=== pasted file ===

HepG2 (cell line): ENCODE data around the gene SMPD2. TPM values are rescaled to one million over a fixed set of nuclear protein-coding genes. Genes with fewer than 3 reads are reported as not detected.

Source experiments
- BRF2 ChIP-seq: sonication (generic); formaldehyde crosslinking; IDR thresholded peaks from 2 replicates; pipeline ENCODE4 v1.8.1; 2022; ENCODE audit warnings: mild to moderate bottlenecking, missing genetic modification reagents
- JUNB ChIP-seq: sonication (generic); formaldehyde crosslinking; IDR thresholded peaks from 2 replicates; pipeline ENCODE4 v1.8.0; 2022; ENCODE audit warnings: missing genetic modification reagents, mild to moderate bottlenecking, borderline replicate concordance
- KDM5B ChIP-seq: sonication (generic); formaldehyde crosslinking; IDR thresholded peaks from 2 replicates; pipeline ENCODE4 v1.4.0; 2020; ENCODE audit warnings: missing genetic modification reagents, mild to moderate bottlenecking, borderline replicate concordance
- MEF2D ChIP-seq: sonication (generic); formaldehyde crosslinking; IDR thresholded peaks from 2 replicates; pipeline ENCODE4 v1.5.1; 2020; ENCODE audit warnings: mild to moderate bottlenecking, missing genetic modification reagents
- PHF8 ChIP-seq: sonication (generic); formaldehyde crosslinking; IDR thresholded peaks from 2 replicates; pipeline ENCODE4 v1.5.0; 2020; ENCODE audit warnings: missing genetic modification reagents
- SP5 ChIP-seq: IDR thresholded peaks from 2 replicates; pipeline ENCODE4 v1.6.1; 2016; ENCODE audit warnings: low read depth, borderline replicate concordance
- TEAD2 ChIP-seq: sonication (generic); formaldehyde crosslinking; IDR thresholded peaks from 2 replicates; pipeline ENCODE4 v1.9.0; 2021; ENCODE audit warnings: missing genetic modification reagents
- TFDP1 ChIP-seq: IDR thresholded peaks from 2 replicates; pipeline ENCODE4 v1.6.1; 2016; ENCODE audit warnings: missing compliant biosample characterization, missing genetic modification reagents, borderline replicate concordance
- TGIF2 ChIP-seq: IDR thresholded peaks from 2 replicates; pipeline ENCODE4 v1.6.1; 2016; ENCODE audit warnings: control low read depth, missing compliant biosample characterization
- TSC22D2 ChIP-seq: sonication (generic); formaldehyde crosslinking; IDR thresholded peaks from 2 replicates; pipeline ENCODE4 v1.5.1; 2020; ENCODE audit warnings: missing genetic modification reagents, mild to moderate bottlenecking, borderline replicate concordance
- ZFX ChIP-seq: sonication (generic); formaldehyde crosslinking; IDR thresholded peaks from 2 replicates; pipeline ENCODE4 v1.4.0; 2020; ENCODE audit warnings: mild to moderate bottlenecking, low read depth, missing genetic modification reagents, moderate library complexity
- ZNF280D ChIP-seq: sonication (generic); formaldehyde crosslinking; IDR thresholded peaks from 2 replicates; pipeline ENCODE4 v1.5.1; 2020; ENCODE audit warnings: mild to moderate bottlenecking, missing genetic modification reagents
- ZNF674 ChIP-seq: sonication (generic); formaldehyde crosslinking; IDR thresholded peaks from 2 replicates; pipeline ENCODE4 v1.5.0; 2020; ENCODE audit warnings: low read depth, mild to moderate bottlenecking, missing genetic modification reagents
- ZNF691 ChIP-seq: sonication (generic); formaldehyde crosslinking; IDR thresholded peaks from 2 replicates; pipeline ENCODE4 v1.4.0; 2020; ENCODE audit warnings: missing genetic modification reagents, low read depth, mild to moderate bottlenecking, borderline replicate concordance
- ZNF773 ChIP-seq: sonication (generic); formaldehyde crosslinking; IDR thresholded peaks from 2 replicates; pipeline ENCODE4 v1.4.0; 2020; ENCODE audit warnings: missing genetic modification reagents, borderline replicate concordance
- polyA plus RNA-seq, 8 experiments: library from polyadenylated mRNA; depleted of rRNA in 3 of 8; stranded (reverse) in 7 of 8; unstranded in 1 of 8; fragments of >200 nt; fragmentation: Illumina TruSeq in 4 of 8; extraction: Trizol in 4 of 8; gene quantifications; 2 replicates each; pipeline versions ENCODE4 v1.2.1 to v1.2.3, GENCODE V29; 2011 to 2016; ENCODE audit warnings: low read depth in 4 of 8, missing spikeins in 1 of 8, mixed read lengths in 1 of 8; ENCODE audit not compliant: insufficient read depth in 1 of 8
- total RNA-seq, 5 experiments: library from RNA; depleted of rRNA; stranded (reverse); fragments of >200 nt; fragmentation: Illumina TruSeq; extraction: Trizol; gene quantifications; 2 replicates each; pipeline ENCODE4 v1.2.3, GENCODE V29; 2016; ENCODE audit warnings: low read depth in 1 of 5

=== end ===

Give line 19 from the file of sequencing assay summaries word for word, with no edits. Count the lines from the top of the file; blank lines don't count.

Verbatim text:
- total RNA-seq, 5 experiments: library from RNA; depleted of rRNA; stranded (reverse); fragments of >200 nt; fragmentation: Illumina TruSeq; extraction: Trizol; gene quantifications; 2 replicates each; pipeline ENCODE4 v1.2.3, GENCODE V29; 2016; ENCODE audit warnings: low read depth in 1 of 5